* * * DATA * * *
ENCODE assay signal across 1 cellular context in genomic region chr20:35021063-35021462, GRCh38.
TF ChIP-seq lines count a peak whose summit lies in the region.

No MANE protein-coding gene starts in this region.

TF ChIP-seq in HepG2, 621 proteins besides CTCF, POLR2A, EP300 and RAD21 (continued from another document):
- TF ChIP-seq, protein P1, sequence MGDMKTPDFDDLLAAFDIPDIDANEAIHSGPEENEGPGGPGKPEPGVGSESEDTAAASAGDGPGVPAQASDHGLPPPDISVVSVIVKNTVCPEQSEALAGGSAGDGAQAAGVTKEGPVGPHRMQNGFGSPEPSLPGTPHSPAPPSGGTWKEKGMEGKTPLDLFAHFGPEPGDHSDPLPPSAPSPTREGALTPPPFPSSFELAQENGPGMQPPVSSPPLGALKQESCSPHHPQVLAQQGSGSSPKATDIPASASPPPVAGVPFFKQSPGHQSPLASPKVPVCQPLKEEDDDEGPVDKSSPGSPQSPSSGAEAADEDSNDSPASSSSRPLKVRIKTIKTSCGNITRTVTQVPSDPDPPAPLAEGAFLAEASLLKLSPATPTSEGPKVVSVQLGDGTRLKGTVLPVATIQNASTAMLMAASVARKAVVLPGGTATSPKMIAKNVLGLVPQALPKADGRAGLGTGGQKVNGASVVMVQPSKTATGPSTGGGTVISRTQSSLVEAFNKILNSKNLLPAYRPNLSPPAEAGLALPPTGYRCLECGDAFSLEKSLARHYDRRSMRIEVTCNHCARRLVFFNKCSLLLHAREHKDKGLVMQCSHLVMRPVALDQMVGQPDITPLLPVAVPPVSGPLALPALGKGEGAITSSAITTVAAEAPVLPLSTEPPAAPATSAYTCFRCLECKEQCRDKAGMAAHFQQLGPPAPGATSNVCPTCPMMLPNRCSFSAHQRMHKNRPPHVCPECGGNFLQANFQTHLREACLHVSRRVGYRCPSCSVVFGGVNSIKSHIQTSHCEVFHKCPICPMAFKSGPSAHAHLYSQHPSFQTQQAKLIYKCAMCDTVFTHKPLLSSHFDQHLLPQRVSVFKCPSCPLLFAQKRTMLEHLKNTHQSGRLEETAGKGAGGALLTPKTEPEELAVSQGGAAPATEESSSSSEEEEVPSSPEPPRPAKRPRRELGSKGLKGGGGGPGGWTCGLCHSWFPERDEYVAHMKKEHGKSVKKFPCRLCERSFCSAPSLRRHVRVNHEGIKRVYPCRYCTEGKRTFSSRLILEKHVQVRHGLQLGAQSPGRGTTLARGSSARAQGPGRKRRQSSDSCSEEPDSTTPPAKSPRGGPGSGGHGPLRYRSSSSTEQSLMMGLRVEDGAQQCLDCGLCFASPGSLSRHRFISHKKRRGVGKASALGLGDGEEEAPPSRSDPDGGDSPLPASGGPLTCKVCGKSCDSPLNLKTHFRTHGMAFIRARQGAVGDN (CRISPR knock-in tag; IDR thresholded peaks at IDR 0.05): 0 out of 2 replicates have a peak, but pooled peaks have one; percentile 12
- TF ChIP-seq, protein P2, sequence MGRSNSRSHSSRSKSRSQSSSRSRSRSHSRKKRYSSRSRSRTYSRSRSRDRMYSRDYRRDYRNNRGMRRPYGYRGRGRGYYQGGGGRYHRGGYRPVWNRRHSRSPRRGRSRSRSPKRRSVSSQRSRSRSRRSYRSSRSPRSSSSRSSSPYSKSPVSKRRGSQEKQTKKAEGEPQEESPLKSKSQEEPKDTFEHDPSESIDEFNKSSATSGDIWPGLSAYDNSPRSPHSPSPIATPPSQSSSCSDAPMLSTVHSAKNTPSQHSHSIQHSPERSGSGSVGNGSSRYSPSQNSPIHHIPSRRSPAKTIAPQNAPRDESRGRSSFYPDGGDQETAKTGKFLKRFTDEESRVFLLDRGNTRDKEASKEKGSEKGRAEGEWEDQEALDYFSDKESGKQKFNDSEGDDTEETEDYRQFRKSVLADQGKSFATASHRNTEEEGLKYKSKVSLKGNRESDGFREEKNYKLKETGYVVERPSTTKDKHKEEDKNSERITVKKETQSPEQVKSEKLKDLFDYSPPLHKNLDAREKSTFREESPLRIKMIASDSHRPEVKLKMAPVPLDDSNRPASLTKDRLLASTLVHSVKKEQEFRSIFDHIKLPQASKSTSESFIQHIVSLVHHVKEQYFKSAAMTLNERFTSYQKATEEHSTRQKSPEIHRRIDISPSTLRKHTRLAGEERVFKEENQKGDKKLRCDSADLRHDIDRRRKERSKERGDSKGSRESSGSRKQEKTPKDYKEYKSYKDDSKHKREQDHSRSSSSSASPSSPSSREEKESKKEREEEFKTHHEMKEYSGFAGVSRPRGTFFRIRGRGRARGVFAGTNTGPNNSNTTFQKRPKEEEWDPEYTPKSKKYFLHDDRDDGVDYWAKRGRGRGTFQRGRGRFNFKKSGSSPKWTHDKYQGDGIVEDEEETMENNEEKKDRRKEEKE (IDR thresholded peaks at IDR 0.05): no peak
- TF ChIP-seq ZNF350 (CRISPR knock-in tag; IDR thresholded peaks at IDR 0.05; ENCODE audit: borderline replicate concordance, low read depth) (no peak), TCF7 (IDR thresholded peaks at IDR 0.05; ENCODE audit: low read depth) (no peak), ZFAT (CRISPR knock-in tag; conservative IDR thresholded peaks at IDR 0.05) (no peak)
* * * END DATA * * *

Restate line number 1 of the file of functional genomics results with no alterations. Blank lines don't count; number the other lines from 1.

ENCODE assay signal across 1 cellular context in genomic region chr20:35021063-35021462, GRCh38.